Occasionally Auckland Transport will publish reports that originally went to their closed after they’re no longer deemed to be confidential. One of these released recently was a deep dive into ATs rail infrastructure and contained quite a bit of interesting but somewhat wonky information, particularly around rail related assets AT have.

With rail, Kiwirail own the tracks, signalling and overhead lines while AT own the trains, stations and other amenities associated with providing rail service.

The paper only looks at the AT aspects. In total, there are 57 electric trains, 10 diesel trains (for the Papakura to Pukekohe services), 40 stations across the network with 55 individual ticket gates across four of them and AT say there are 34 more on order. In total AT’s rail assets are valued at just under $1 billion and a breakdown of that is below.


In an age where multi-hundred dollar and even billion plus transport projects are now common, it seems almost quaint to remember that Britomart only cost a few hundred million to build. It would be interesting to see how the project would have stacked up under the current economic assessment criteria given what we know has happened since it was completed.

On the stations, they say as most are relatively new/recently upgraded as part of improvement works, they have a somewhat artificial “as new” state. Although interestingly they also say that while they’re functional, they “lack the amenity value expected of modern platforms. In particular, there is limited protection from the weather on or approaching most stations“. This is an issue I raised the other day. They also say

Renewals begin from 2021. Station cost for older stations is limited to cleaning and minor maintenance (approximately $150,000 pa) while platforms containing escalators / lifts, glass finishes and on-platform amenities (such as Panmure) rise to approximately $750,000 pa. Total station maintenance cost is approx. $3 million pa.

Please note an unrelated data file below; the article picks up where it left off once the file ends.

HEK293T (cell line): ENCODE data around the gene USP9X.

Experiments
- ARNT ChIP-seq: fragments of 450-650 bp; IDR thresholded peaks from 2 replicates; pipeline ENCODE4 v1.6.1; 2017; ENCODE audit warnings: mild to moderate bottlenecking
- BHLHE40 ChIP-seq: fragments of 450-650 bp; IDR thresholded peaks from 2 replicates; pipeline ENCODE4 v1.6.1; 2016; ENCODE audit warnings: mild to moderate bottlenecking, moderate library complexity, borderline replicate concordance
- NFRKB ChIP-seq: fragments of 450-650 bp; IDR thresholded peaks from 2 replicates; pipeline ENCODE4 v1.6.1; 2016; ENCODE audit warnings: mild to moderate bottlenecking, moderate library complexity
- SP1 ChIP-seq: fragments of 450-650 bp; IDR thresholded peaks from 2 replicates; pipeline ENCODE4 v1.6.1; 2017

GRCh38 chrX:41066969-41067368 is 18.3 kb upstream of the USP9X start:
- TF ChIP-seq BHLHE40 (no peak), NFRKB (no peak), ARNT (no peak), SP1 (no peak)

Below is their forecast for the condition of rail assets out to 2028.


For the trains, the purchase agreement will see the manufacturer CAF responsible for maintaining them based on a rate per train/ kilometre. AT say the cost for the EMUs last year was $12 million and is expected to be $13.5 million for the 2016/17 year due to the increase in services. The document also points out that the trains ran 3.8 million km last year.

On top of these maintenance costs, AT say the annual depreciation is $42.5 million

As mentioned earlier, Kiwirail are responsible for the tracks, signals and overhead lines. AT pay Kiwirail a track access fee to cover their portion of the costs of running the network. For the first time the details of how it is determined how much AT pay is available. This is shown below.

  • Track use split – based on kilometres per annum, changed to 89.5% AT / 10.5% KiwiRail (was previously 88% / 12%)
  • Track maintenance split – based on gross tonne kilometres per annum, changed to 66.3% AT / 33.7% KiwiRail (was previously 56% / 44%)
  • Overhead Lines Maintenance – 100% AT, KiwiRail do not operate electric locomotives in Auckland

While we don’t know the exact figures for these costs, the total amount AT have paid since 2013 along with the budget for the year to June are shown below.


Given the general state of the tracks, clearly a lot more investment is needed. It would be interesting to know how much more Kiwirail would need to spend to get the tracks up to a decent condition

Seemingly in addition to the tracks, the ongoing costs to support the ETCS (European Train Control System) are expected to be about $1 million per year.

AT don’t say how much it costs to run things like CCTV or the HOP infrastructure at stations but do say the OPEX of gating stations is about $500,000 per year primarily due to needing to man the gates.